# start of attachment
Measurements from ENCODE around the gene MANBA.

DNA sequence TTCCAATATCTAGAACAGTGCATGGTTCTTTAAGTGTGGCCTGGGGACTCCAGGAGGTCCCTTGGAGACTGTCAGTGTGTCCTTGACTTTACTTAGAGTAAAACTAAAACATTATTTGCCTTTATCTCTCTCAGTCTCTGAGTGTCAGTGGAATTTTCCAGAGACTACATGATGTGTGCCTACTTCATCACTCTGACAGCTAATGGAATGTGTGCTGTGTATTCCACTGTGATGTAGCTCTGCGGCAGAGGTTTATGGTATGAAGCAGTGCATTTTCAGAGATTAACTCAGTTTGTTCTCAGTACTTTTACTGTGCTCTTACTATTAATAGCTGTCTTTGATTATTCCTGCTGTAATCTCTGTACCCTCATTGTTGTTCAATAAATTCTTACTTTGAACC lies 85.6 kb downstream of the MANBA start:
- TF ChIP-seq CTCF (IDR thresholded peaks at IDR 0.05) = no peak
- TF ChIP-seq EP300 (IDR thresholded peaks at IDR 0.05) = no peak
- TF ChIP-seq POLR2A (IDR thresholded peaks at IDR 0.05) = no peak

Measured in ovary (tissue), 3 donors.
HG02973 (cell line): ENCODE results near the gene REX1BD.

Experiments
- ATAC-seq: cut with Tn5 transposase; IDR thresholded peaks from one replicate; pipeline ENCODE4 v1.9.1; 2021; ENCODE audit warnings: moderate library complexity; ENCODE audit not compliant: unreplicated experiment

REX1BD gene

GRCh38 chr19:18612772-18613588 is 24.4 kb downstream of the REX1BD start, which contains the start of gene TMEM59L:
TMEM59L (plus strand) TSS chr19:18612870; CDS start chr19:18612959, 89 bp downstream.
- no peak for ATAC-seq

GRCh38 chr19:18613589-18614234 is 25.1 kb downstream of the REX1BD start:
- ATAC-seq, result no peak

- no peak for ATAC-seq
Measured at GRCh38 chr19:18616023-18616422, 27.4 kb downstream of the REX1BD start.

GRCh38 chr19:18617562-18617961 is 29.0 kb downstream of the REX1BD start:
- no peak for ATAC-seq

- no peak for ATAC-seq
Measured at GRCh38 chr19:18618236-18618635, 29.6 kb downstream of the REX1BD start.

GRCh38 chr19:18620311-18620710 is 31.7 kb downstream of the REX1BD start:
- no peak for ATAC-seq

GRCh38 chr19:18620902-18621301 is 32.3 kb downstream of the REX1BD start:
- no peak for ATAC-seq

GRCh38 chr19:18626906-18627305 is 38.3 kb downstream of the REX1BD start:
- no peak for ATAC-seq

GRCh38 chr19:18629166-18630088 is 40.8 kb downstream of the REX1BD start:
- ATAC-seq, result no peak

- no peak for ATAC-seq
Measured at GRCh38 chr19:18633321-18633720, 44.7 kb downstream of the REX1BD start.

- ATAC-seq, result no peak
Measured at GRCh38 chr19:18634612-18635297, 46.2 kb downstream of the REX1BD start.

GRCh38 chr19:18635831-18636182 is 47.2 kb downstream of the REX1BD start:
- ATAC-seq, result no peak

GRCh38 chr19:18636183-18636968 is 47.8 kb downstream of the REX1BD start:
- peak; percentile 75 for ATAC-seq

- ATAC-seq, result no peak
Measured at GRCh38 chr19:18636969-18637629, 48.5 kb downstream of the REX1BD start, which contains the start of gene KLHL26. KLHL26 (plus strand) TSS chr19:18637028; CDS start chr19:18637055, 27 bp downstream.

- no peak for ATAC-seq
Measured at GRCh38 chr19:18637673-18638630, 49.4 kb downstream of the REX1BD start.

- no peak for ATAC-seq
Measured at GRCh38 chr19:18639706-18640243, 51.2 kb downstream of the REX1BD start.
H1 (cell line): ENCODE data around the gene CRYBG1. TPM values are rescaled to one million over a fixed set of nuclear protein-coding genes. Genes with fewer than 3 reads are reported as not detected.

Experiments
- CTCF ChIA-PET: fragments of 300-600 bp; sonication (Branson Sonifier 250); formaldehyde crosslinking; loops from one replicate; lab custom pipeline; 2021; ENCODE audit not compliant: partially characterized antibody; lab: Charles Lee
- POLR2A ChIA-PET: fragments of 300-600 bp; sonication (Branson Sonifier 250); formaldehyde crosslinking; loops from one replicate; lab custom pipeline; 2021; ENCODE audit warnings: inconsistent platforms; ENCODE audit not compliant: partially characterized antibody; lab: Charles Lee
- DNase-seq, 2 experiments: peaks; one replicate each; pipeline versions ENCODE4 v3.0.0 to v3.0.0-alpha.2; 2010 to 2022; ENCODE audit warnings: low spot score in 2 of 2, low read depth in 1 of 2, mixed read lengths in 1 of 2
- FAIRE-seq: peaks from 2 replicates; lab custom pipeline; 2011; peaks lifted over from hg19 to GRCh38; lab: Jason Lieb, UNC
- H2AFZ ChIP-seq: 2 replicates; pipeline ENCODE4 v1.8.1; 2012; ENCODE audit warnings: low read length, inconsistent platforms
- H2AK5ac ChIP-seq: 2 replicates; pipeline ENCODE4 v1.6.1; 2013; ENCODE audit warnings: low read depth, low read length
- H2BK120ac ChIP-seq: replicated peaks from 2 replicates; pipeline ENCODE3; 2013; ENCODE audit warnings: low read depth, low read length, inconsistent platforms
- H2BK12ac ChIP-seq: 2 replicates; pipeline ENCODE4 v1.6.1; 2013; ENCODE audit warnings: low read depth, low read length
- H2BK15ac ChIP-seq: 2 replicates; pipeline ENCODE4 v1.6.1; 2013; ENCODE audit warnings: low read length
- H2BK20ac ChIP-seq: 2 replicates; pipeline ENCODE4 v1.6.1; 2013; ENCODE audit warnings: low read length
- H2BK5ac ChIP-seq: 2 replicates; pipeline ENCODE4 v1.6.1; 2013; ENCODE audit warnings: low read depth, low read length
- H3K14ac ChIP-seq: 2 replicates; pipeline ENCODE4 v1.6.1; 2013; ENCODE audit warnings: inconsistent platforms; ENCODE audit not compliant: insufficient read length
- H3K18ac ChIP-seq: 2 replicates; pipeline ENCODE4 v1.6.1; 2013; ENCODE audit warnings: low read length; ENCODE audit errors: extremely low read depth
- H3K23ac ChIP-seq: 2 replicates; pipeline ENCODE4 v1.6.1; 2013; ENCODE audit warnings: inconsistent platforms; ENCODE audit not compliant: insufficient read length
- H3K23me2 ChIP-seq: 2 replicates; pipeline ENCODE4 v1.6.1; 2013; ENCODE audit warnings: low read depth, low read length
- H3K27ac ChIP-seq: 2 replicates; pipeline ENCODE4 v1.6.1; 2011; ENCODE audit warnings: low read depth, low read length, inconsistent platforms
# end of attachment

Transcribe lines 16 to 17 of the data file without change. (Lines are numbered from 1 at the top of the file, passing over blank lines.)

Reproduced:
- no peak for ATAC-seq
Measured at GRCh38 chr19:18616023-18616422, 27.4 kb downstream of the REX1BD start.